Marines Testing Meditation Training; May Teach 'Mindfulness' To Young Recruits For Mental Stamina

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U.S. Marines from Lima Company 3rd Battalion, 6th Marines return fire during a shootout with Taliban fighters in Karez-e-Sayyidi, in the outskirts of Marjah district
U.S. Marines from Lima Company 3rd Battalion, 6th Marines, return fire during a shootout with Taliban fighters in Afghanistan's Karez-e-Sayyidi, in the outskirts of Marjah district, Helmand province, on May 15, 2010.

In an effort to alleviate the physical and mental strain on troops, the U.S. Marine Corps is now including meditation in its training regimen. It is launching a pilot program using concepts of meditation and mindfulness -- concepts aimed at teaching Marines how to keep their attention active and minds focused.

Ideally, the training program will help Marines to think more clearly when they are under pressure by having them practice yoga and by having them slow their breathing while concentrating on a single body part, the Associated Press reported.

Meditation in particular and mindfulness in general has long been associated with Buddhism and other Eastern faiths, whose practitioners seek nirvana through the use of the mental -- some say spiritual -- exercises.

Camp Pendleton, the Marine Corps base in California, will host the pilot program for about 80 servicemen and -women, beginning Tuesday.

The pilot program is being instituted after 2012 saw the highest number of U.S. military suicides -- 349 -- ever recorded in a single calendar year, as AP reported. Last year, the number of active- and reserve-duty personnel who took their own lives surpassed the number who were killed in combat in Afghanistan, 295.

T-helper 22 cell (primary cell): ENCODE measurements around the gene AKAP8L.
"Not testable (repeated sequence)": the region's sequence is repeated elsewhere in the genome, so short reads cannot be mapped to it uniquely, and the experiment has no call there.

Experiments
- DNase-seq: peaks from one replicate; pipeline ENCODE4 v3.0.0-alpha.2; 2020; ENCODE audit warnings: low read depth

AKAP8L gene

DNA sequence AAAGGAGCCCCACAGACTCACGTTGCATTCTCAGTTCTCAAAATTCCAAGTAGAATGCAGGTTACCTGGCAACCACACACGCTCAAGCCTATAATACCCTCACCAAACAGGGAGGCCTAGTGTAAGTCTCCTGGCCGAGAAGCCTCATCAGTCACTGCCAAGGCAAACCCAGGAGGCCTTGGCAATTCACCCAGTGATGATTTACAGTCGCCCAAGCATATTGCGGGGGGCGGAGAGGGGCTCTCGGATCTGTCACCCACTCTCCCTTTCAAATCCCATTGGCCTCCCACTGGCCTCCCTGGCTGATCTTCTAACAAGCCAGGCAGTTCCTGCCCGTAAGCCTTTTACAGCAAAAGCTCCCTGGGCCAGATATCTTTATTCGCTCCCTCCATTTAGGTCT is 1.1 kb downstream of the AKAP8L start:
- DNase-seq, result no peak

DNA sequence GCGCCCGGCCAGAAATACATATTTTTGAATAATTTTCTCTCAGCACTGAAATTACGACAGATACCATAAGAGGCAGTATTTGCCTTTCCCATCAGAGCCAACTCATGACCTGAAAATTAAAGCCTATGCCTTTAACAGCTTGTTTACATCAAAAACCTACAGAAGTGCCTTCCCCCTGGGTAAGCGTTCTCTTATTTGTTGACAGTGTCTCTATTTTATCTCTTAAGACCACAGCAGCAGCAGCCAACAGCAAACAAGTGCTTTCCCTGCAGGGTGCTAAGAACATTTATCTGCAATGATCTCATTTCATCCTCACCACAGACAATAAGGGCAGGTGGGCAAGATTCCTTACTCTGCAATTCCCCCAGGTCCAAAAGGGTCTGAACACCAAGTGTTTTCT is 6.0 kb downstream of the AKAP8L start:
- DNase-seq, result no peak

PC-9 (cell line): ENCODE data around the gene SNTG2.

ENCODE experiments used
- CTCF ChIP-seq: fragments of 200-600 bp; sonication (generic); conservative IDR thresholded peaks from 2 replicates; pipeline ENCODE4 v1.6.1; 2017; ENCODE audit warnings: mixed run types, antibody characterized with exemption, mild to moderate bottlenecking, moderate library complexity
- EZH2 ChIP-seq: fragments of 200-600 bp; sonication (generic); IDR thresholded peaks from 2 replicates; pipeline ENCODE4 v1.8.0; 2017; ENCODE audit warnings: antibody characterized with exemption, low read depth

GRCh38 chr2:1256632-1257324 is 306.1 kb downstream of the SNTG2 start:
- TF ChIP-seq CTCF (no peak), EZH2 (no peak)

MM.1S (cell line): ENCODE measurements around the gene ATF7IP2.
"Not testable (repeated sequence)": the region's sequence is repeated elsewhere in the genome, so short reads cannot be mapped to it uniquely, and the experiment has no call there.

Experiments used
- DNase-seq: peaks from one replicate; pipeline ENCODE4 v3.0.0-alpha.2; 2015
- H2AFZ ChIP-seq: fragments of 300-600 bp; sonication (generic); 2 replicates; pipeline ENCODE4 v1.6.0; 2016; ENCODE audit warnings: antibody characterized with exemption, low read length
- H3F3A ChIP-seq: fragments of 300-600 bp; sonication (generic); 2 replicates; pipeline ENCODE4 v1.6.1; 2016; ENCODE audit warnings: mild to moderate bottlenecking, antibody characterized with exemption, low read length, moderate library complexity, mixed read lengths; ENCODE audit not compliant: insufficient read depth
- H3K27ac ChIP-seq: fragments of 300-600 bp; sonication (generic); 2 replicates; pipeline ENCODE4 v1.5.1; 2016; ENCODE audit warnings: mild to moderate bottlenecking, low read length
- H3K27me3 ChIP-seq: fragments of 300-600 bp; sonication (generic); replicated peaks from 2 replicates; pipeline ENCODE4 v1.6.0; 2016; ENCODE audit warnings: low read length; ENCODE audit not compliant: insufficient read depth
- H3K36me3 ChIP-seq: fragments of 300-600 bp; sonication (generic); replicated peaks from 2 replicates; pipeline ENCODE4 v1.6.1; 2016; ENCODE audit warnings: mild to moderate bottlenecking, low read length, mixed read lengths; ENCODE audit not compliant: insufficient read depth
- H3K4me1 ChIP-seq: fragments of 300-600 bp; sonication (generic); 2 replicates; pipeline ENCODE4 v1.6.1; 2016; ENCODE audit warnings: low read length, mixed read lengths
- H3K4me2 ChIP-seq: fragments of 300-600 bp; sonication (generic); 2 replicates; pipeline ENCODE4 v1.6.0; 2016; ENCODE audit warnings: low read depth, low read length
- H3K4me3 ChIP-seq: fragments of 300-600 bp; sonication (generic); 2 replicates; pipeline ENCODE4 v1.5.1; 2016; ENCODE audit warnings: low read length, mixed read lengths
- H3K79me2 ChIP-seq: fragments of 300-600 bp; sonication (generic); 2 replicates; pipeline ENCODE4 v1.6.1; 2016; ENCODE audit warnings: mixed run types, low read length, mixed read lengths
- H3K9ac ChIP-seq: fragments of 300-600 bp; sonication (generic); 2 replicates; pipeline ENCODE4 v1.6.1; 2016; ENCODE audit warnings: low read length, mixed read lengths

Experts have blamed the surge in military suicides in part on two long, controversial wars in Afghanistan and Iraq and in part on high levels of untreated depression and post-traumatic stress disorder, among other factors.

The eight-week-long pilot program at Camp Pendleton will builds on research conducted in 2011. Then, researchers monitored the reaction of Marines who practiced meditation after a simulation in a mock-Afghan village, complete with screaming actors and explosions. Scientists compared the brain function and fluid samples of Marines who used mindfulness with those of Marines who did not use it.

"We have doctors, counselors, behavioral-health scientists, all sorts of people to get help for Marines who have exhibited stress-type symptoms, but what can we do before that happens? How do we armor Marines up so they are capable of handling stress?" Jeffery Bearor, the executive deputy of the Marine Corps training and education command at its headquarters in Quantico, Va., asked AP rhetorically.

Bearor indicated this type of training may increase decision-making capabilities.

"If indeed that proves to be the case, then it's our intention to turn this into a training program where Marines train Marines in these techniques," Bearor said. "We would interject this into the entry-level training pipeline -- we don't know where yet -- so every Marine would be trained in these techniques."

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